Iterated Maps and the Chaos Phenomenon

The basic idea of an iterated map is to take a number between 0 and 1, and then in a sequence of steps to update this number according to a fixed rule or "map". Many of the maps I will consider can be expressed in terms of standard mathematical functions, but in general all that is needed is that the map take any possible number between 0 and 1 and yield some definite number that is also between 0 and 1.

The pictures on the next two pages [150, 151] show examples of behavior obtained with four different possible choices of maps.

Cases (a) and (b) on the first page show much the same kind of complexity that we have seen in many other systems in this chapter—in both digit sequences and sizes of numbers. Case (c) shows complexity in digit sequences, but the sizes of the numbers it generates rapidly tend to 0. Case (d), however, seems essentially trivial—and shows no complexity in either digit sequences or sizes of numbers.

On the first of the next two pages all the examples start with the number 1/2—which has a simple digit sequence. But the examples on the second of the next two pages instead start with the number π/4—which has a seemingly random digit sequence.

Cases (a), (b) and (c) look very similar on both pages [150, 151], particularly in terms of sizes of numbers. But case (d) looks quite different. For on the first page it just yields 0's. But on the second page, it yields numbers whose sizes continually vary in a seemingly random way.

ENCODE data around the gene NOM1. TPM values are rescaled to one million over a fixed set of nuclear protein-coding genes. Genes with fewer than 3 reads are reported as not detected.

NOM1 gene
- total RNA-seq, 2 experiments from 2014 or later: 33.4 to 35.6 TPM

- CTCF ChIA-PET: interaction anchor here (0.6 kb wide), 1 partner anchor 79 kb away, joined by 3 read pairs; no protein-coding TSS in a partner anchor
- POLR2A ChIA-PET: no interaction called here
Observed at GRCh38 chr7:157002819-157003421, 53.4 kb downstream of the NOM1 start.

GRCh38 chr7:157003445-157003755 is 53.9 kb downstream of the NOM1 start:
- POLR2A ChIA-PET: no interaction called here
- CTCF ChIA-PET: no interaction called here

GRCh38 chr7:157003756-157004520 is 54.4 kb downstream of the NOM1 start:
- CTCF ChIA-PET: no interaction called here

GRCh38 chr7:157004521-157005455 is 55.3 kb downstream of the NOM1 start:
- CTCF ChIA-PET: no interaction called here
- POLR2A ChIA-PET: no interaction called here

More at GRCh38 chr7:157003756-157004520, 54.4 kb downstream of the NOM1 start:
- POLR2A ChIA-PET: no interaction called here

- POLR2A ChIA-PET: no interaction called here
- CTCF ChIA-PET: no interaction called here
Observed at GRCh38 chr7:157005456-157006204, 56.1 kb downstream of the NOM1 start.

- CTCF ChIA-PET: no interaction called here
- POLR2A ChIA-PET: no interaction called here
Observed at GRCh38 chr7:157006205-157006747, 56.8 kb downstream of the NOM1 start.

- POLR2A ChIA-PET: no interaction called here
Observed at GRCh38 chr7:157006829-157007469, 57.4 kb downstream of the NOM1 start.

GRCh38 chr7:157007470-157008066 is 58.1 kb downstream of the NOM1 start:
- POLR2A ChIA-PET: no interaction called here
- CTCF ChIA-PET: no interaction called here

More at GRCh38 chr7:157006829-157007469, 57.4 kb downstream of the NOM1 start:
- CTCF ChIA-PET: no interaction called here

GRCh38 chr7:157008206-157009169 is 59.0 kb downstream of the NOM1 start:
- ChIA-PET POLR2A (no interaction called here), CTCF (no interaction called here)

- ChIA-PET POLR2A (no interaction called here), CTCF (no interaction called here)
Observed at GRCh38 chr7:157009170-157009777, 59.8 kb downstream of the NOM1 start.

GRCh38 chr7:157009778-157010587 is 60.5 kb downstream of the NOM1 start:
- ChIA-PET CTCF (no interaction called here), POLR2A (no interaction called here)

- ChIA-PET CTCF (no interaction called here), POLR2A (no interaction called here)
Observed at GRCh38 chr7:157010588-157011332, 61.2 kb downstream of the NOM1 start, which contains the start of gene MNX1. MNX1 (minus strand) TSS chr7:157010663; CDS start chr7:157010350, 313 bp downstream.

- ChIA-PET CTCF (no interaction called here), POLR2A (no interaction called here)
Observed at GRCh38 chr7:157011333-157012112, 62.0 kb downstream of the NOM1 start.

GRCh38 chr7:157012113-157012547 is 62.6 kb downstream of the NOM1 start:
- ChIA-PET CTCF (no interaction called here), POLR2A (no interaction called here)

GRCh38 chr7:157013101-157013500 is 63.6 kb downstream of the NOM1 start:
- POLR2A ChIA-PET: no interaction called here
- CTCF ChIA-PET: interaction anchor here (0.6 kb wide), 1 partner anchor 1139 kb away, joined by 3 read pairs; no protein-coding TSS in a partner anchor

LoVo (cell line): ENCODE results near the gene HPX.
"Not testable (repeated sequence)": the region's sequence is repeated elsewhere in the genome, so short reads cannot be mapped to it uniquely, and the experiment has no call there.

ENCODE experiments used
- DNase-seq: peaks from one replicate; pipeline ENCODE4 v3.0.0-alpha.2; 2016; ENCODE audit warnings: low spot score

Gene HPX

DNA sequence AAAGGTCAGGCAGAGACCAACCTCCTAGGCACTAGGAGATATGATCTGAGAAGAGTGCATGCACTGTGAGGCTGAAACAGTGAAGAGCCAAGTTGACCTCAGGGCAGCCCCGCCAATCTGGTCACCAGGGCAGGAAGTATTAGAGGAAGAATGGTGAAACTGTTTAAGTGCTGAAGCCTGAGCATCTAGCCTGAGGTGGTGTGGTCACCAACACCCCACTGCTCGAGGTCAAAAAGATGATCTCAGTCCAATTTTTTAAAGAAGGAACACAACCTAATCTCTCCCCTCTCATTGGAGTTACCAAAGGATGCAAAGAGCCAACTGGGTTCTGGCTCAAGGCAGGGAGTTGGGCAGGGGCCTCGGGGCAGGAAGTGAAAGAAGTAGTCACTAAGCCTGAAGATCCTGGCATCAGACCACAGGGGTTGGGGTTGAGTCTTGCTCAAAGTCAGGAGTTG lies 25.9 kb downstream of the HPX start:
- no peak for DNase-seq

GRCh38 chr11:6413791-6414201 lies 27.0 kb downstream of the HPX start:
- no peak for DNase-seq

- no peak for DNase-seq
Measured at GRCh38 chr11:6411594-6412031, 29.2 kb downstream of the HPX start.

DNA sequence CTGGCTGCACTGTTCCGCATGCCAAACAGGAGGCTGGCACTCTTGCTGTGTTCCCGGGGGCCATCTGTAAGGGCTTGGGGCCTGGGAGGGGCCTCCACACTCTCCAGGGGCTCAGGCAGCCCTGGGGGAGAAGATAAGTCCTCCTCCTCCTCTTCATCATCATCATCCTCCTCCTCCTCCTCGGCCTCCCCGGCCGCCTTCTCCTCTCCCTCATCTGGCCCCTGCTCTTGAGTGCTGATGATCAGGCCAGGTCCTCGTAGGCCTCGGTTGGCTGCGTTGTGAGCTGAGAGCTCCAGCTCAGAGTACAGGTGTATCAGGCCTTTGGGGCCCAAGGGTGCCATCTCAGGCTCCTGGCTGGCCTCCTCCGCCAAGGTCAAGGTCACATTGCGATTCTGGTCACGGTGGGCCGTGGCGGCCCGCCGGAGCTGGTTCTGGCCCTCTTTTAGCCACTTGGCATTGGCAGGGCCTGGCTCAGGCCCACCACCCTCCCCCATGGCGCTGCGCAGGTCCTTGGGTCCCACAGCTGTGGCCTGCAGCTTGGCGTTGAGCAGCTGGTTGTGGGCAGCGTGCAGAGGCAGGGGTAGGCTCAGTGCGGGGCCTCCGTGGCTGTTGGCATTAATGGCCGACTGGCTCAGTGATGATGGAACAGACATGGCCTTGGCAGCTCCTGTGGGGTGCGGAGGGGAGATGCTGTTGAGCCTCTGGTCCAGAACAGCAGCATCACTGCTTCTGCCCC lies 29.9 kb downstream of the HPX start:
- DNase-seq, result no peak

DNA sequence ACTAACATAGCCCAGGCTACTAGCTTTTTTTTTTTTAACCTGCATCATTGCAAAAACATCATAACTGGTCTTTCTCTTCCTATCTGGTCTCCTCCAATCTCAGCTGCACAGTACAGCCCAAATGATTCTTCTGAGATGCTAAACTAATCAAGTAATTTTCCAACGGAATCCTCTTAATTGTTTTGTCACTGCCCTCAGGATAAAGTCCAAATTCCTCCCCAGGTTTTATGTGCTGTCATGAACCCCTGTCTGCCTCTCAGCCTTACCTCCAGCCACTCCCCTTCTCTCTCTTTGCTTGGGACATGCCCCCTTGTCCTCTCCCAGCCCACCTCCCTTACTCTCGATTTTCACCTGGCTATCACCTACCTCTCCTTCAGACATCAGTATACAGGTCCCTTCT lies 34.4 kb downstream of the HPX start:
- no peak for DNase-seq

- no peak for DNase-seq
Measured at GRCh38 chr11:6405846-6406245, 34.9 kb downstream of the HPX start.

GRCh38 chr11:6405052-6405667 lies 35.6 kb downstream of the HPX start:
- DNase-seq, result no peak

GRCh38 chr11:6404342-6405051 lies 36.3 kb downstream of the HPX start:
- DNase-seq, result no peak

If one looks at digit sequences, it is rather clear why this happens. For as the picture illustrates, the so-called shift map used in case (d) simply serves to shift all digits one position to the left at each step. And this means that over the course of the evolution of the system, digits further to the right in the original number will progressively end up all the way to the left—so that insofar as these digits show randomness, this will lead to randomness in the sizes of the numbers generated.

It is important to realize, however, that in no real sense is any randomness actually being generated by the evolution of this system. Instead, it is just that randomness that was inserted in the digit sequence of the original number shows up in the results one gets.

From Stephen Wolfram: A New Kind of Science [citation]